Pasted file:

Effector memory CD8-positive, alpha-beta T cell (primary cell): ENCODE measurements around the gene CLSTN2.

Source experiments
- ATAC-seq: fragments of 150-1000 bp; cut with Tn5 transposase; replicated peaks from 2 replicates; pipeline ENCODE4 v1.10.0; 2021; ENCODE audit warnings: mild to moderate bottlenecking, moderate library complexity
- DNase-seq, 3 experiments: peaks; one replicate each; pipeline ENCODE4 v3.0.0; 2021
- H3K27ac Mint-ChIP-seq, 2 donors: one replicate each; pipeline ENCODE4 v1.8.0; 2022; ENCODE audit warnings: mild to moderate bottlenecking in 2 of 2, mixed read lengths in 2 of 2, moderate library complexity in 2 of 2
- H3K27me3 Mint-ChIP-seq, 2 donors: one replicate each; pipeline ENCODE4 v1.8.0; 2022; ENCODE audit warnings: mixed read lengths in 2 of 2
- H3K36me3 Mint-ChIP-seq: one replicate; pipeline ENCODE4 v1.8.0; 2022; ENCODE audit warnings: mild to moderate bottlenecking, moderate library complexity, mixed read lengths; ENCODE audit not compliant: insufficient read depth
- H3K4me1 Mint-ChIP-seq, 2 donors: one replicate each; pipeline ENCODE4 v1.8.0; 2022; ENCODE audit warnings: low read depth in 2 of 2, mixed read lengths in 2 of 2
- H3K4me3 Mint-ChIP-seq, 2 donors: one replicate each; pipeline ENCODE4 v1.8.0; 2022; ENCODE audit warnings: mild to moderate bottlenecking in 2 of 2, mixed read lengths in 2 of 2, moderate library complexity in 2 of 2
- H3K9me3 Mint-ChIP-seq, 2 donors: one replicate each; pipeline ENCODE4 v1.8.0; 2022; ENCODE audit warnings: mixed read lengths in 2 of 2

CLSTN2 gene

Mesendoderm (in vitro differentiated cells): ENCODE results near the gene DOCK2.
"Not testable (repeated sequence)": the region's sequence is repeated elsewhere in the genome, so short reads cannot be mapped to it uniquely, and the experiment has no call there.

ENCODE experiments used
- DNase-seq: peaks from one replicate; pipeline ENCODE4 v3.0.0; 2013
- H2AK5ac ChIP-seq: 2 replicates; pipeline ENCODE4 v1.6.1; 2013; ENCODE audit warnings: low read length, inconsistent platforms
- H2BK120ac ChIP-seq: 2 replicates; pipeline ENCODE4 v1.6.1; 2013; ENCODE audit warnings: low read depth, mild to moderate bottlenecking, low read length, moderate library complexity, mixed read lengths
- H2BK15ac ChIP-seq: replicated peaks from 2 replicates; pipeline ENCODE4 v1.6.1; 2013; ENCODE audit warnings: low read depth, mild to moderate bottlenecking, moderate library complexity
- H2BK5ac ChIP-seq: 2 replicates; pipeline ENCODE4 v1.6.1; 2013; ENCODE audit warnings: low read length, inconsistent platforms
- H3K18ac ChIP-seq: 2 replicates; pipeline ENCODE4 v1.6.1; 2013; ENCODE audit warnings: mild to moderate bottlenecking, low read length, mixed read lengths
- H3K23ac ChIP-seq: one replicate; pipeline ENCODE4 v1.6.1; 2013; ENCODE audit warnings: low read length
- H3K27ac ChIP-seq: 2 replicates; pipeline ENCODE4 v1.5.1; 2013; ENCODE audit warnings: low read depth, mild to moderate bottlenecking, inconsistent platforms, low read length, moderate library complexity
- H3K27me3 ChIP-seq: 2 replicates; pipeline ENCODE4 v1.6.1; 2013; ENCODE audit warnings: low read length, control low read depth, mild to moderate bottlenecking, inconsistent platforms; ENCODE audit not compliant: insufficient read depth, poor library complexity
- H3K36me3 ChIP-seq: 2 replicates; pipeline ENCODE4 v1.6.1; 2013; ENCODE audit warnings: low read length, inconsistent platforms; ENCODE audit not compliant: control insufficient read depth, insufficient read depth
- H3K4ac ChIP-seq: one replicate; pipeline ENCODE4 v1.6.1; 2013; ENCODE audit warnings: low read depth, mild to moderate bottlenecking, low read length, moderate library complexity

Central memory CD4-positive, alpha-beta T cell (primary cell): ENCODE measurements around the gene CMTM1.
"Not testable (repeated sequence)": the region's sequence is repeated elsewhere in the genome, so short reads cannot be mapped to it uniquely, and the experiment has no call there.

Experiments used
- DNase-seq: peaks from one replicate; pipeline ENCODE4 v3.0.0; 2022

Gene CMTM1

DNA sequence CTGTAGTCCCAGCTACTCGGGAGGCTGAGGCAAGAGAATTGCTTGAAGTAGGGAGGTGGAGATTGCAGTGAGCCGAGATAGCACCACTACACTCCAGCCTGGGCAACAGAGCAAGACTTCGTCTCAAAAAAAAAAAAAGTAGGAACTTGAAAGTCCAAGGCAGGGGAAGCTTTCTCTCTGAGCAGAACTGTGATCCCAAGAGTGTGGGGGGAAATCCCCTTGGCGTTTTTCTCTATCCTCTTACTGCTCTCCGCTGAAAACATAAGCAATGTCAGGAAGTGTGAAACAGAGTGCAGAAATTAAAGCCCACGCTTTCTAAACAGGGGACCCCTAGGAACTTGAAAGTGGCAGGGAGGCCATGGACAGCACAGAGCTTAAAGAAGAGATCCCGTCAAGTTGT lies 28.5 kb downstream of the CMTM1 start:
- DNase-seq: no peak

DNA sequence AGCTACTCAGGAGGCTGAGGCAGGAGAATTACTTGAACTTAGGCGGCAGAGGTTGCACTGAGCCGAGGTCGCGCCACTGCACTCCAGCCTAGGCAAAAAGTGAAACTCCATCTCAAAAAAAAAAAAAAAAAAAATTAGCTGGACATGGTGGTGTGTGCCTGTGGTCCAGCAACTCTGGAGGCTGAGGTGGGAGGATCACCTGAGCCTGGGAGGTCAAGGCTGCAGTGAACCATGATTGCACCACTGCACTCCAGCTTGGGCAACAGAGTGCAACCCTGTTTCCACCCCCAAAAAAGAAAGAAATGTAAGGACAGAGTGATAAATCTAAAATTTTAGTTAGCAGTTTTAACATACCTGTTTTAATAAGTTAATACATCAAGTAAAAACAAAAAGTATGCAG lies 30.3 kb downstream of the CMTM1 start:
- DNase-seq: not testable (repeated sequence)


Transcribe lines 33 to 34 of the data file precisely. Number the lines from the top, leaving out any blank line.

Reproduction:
DNA sequence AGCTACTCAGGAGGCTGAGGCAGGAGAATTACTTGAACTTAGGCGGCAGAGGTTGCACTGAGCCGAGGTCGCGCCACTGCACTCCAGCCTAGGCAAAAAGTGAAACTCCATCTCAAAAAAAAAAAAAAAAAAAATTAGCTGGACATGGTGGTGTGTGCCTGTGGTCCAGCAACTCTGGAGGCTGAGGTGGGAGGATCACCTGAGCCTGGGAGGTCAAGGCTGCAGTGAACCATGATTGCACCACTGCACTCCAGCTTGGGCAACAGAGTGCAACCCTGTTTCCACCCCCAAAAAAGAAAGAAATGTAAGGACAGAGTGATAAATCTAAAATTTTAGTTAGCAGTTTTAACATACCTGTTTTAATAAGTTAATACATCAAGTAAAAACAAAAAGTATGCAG lies 30.3 kb downstream of the CMTM1 start:
- DNase-seq: not testable (repeated sequence)